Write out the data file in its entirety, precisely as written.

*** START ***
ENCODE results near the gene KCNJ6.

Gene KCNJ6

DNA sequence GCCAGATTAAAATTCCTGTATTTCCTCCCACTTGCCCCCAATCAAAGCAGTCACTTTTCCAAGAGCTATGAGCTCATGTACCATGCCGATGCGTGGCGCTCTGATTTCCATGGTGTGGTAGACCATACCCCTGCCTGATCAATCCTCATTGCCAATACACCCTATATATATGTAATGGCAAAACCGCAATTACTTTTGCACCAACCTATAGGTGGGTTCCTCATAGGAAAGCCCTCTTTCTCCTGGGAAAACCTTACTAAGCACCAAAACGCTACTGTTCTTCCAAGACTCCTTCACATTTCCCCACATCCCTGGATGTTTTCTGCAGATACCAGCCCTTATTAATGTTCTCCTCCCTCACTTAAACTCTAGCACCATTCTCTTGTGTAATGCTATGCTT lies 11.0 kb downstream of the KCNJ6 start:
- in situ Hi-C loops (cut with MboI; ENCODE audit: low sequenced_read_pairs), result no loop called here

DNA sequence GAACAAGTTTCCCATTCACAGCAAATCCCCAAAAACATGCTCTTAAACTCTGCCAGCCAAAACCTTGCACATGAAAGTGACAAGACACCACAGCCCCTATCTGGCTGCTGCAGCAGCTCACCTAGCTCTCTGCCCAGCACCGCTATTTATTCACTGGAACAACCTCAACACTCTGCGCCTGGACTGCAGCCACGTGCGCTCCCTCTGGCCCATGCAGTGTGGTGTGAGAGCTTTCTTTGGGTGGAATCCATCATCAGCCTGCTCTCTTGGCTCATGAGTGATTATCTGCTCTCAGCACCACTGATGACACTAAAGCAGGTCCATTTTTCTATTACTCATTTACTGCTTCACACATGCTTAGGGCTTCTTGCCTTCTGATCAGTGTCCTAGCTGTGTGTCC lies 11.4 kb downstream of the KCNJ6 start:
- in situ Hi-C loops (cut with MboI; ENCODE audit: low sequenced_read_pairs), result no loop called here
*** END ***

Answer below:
ENCODE results near the gene KCNJ6.

Gene KCNJ6

DNA sequence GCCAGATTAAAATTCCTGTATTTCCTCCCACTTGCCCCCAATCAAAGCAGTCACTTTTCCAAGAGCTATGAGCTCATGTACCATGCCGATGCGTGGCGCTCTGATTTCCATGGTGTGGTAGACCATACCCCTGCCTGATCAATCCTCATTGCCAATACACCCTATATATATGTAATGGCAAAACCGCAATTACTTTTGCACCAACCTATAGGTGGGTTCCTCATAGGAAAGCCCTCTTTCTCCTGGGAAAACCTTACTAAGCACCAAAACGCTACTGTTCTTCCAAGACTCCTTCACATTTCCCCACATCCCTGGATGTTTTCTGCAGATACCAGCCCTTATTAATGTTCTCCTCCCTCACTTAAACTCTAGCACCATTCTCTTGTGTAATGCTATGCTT lies 11.0 kb downstream of the KCNJ6 start:
- in situ Hi-C loops (cut with MboI; ENCODE audit: low sequenced_read_pairs), result no loop called here

DNA sequence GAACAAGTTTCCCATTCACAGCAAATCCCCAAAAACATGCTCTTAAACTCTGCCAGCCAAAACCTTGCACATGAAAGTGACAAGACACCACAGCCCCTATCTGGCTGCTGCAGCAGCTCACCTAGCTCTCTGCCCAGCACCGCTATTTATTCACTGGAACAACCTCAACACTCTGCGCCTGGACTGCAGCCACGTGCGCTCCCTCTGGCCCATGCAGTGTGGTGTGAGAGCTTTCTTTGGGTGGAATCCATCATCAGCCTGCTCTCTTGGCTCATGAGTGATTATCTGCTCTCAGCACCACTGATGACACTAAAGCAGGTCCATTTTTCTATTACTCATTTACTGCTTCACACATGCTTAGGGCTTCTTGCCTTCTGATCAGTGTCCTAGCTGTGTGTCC lies 11.4 kb downstream of the KCNJ6 start:
- in situ Hi-C loops (cut with MboI; ENCODE audit: low sequenced_read_pairs), result no loop called here